Raasakka A, Ruskamo S, Barker R, Krokengen OC, Vatne GH, Kristiansen CK, et al. (2019) Neuropathy-related mutations alter the membrane binding properties of the human myelin protein P0 cytoplasmic tail. PLoS ONE 14(6): e0216833. https://doi.org/10.1371/journal.pone.0216833
Neuropathy-related mutations alter the membrane binding properties of the human myelin protein P0 cytoplasmic tail
|Author:||Raasakka, Arne1; Ruskamo, Salla2,3; Barker, Robert4;|
1Department of Biomedicine, University of Bergen, Bergen, Norway
2Faculty of Biochemistry and Molecular Medicine, University of Oulu, Oulu, Finland
3Biocenter Oulu, University of Oulu, Oulu, Finland
4School of Physical Sciences, University of Kent, Kent, United Kingdom
5SIS Neutron and Muon Source, Science & Technology Facilities Council, Rutherford Appleton Laboratory, Didcot, United Kingdom
6Division of Physical Chemistry, Department of Chemistry, Lund University, Lund, Sweden
7European Spallation Source ERIC, Lund, Sweden
8ISA, Department of Physics and Astronomy, Aarhus University, Aarhus C, Denmark
|Online Access:||PDF Full Text (PDF, 3.4 MB)|
|Persistent link:|| http://urn.fi/urn:nbn:fi-fe202003127996
Public Library of Science,
|Publish Date:|| 2020-03-12
Schwann cells myelinate selected axons in the peripheral nervous system (PNS) and contribute to fast saltatory conduction via the formation of compact myelin, in which water is excluded from between tightly adhered lipid bilayers. Peripheral neuropathies, such as Charcot-Marie-Tooth disease (CMT) and Dejerine-Sottas syndrome (DSS), are incurable demyelinating conditions that result in pain, decrease in muscle mass, and functional impairment. Many Schwann cell proteins, which are directly involved in the stability of compact myelin or its development, are subject to mutations linked to these neuropathies. The most abundant PNS myelin protein is protein zero (P0); point mutations in this transmembrane protein cause CMT subtype 1B and DSS. P0 tethers apposing lipid bilayers together through its extracellular immunoglobulin-like domain. Additionally, P0 contains a cytoplasmic tail (P0ct), which is membrane-associated and contributes to the physical properties of the lipid membrane. Six CMT- and DSS-associated missense mutations have been reported in P0ct. We generated recombinant disease mutant variants of P0ct and characterized them using biophysical methods. Compared to wild-type P0ct, some mutants have negligible differences in function and folding, while others highlight functionally important amino acids within P0ct. For example, the D224Y variant of P0ct induced tight membrane multilayer stacking. Our results show a putative molecular basis for the hypermyelinating phenotype observed in patients with this particular mutation and provide overall information on the effects of disease-linked mutations in a flexible, membrane-binding protein segment. Using neutron reflectometry, we additionally show that P0ct embeds deep into a lipid bilayer, explaining the observed effects of P0ct on the physical properties of the membrane.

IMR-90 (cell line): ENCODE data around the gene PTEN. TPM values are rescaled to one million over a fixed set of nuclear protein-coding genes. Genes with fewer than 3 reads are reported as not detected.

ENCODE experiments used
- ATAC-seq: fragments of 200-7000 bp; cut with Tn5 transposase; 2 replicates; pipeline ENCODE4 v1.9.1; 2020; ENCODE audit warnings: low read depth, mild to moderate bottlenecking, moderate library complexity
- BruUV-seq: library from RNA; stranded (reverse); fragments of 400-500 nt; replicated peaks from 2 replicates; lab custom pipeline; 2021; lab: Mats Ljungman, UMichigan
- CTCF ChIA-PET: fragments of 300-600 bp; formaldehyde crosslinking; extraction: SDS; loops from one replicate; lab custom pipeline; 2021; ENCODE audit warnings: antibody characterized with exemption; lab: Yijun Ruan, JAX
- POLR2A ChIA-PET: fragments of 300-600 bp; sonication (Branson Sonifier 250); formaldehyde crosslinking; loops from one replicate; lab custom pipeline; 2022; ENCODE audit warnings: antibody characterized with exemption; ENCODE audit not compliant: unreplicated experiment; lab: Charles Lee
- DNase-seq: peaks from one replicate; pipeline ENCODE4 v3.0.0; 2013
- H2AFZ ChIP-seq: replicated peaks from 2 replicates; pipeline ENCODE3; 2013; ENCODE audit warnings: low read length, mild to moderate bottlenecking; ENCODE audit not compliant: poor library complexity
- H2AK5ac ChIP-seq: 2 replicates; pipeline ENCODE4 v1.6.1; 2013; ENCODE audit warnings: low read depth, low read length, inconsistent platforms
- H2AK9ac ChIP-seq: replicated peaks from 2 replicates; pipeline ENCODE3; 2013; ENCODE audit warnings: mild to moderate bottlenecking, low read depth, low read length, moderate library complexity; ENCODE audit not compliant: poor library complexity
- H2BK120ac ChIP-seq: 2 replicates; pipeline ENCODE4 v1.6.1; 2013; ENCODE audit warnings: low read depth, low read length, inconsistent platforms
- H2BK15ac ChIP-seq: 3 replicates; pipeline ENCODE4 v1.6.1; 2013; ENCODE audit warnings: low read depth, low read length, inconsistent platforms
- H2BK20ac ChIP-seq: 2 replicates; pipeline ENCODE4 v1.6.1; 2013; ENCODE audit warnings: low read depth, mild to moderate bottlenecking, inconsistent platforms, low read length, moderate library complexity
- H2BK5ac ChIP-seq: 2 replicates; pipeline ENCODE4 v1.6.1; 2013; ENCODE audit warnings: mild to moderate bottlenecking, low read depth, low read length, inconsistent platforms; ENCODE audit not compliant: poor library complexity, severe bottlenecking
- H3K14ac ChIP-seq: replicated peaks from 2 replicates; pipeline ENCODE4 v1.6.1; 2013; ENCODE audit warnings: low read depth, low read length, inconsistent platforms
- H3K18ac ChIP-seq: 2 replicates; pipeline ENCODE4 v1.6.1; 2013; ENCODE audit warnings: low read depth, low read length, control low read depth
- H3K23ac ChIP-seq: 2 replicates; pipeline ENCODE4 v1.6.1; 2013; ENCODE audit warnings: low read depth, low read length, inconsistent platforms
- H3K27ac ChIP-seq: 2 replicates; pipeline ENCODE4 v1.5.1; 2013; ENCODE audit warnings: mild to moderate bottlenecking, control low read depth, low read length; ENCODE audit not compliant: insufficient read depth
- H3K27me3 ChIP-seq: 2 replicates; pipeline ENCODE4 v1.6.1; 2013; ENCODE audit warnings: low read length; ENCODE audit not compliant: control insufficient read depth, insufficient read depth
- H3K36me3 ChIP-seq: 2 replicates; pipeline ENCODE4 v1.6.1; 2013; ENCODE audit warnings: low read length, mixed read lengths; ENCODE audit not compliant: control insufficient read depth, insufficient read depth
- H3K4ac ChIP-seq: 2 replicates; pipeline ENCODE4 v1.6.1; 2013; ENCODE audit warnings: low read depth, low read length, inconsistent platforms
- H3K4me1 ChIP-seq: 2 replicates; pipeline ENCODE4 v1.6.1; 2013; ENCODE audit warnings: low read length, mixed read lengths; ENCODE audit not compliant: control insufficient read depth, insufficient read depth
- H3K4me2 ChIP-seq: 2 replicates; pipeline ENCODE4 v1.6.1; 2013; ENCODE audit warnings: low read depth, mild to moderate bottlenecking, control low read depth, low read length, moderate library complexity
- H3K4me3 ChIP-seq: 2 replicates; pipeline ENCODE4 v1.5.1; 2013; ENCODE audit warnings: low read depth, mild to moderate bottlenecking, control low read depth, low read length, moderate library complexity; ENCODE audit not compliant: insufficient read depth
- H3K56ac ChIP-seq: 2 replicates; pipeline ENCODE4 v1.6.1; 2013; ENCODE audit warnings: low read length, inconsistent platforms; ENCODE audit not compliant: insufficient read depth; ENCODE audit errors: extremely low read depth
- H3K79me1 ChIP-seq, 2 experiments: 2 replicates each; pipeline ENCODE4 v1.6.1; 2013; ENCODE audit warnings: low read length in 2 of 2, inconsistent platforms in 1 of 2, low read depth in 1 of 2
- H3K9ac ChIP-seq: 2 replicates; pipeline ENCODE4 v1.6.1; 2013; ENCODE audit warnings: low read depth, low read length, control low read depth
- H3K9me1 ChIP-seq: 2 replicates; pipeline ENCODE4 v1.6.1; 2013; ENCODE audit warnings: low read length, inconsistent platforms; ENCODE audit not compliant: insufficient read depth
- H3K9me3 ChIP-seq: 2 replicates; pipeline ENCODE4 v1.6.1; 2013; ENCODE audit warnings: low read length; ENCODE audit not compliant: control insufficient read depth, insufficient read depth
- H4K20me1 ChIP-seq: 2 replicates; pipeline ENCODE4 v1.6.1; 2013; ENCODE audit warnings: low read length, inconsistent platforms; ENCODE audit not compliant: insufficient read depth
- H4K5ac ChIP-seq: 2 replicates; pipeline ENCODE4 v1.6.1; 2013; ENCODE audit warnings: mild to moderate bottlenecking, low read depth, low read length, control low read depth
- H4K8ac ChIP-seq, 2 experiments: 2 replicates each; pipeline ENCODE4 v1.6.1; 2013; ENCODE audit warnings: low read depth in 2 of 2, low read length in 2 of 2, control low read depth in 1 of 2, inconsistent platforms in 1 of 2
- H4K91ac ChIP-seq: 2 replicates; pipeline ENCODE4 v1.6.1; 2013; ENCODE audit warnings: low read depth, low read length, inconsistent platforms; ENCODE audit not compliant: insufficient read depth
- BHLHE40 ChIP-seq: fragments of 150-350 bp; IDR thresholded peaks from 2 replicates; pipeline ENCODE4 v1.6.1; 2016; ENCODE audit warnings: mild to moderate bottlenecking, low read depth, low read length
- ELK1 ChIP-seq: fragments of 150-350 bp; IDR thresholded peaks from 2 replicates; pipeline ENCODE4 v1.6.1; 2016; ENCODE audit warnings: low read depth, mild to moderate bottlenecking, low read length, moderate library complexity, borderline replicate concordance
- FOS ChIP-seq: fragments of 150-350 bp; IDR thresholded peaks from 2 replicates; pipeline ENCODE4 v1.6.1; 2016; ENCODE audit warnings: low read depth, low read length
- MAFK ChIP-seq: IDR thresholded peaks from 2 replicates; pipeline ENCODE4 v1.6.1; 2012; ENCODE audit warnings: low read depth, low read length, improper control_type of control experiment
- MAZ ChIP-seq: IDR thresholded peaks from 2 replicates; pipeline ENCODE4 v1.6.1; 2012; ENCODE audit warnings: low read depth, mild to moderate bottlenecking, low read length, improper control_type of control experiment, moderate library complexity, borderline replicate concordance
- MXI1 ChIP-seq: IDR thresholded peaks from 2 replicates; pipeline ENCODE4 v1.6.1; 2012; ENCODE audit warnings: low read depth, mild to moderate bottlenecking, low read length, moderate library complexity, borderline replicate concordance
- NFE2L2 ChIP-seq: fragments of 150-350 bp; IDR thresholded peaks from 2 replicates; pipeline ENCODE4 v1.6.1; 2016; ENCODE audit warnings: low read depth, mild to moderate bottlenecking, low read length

|Type of Publication:||
A1 Journal article – refereed
|Field of Science:||
1182 Biochemistry, cell and molecular biology
This work was financially supported by the Academy of Finland (Finland) (PK), the Jane and Aatos Erkko Foundation (Finland) (PK), and the Norwegian Research Council (SYNKNØYT program) (PK). This work has been supported by iNEXT, grant number 653706 (PK), funded by the Horizon 2020 programme of the European Commission. The research leading to this result has been supported by the project CALIPSOplus under the Grant Agreement 730872 from the EU Framework Programme for Research and Innovation HORIZON 2020 (PK). The funders had no role in study design, data collection and analysis, decision to publish, or preparation of the manuscript.
|EU Grant Number:||
(653706) iNEXT - Infrastructure for NMR, EM and X-rays for translational research
© 2019 Raasakka et al. This is an open access article distributed under the terms of the Creative Commons Attribution License, which permits unrestricted use, distribution, and reproduction in any medium, provided the original author and source are credited.